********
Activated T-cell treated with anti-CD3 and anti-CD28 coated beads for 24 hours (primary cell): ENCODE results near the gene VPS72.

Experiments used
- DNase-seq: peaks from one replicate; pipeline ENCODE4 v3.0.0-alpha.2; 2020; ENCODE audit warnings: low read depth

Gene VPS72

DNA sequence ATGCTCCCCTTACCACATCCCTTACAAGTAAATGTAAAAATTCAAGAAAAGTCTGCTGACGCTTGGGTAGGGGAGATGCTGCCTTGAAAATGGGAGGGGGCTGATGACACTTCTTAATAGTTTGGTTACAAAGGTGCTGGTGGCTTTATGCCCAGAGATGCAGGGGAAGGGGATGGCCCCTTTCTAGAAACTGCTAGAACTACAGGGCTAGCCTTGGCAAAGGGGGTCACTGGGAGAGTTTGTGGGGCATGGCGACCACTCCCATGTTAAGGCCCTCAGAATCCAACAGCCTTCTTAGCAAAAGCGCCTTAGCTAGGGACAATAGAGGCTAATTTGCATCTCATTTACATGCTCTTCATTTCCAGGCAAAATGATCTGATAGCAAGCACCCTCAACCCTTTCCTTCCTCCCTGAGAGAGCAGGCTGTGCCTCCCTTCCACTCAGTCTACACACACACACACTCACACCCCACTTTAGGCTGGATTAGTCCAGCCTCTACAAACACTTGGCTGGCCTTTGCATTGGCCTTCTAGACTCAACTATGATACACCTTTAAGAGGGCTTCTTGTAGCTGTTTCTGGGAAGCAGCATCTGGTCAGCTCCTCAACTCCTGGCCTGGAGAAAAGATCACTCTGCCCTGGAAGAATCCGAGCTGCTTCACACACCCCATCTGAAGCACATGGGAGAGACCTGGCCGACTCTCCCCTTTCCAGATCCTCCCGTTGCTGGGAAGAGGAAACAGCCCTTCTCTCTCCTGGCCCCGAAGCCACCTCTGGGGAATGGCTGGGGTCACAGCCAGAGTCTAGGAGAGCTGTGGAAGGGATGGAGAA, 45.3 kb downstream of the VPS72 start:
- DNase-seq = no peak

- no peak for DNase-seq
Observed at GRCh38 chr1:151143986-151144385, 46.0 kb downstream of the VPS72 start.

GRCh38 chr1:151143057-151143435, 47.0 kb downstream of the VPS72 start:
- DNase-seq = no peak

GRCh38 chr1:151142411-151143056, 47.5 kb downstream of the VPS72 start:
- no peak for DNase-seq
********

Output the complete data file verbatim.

Activated T-cell treated with anti-CD3 and anti-CD28 coated beads for 24 hours (primary cell): ENCODE results near the gene VPS72.

Experiments used
- DNase-seq: peaks from one replicate; pipeline ENCODE4 v3.0.0-alpha.2; 2020; ENCODE audit warnings: low read depth

Gene VPS72

DNA sequence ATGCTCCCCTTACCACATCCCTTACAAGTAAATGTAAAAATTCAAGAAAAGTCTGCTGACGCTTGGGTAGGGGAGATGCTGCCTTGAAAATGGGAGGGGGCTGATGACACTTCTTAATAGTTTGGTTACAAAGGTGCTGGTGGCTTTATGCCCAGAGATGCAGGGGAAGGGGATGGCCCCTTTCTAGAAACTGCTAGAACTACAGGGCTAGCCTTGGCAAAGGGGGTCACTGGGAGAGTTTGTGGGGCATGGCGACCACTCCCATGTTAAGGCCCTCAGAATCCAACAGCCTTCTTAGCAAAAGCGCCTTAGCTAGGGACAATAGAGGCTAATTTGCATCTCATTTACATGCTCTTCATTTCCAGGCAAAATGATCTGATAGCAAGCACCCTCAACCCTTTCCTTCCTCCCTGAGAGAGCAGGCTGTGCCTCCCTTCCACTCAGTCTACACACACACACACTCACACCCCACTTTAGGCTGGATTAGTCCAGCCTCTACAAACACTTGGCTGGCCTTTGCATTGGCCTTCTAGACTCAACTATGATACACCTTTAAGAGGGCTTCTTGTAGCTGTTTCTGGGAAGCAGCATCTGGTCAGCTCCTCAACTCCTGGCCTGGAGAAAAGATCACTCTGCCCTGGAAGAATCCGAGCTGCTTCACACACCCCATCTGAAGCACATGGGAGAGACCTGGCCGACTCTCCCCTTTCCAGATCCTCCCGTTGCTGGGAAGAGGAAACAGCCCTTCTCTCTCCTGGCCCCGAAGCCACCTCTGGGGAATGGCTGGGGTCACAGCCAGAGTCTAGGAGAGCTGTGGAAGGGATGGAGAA, 45.3 kb downstream of the VPS72 start:
- DNase-seq = no peak

- no peak for DNase-seq
Observed at GRCh38 chr1:151143986-151144385, 46.0 kb downstream of the VPS72 start.

GRCh38 chr1:151143057-151143435, 47.0 kb downstream of the VPS72 start:
- DNase-seq = no peak

GRCh38 chr1:151142411-151143056, 47.5 kb downstream of the VPS72 start:
- no peak for DNase-seq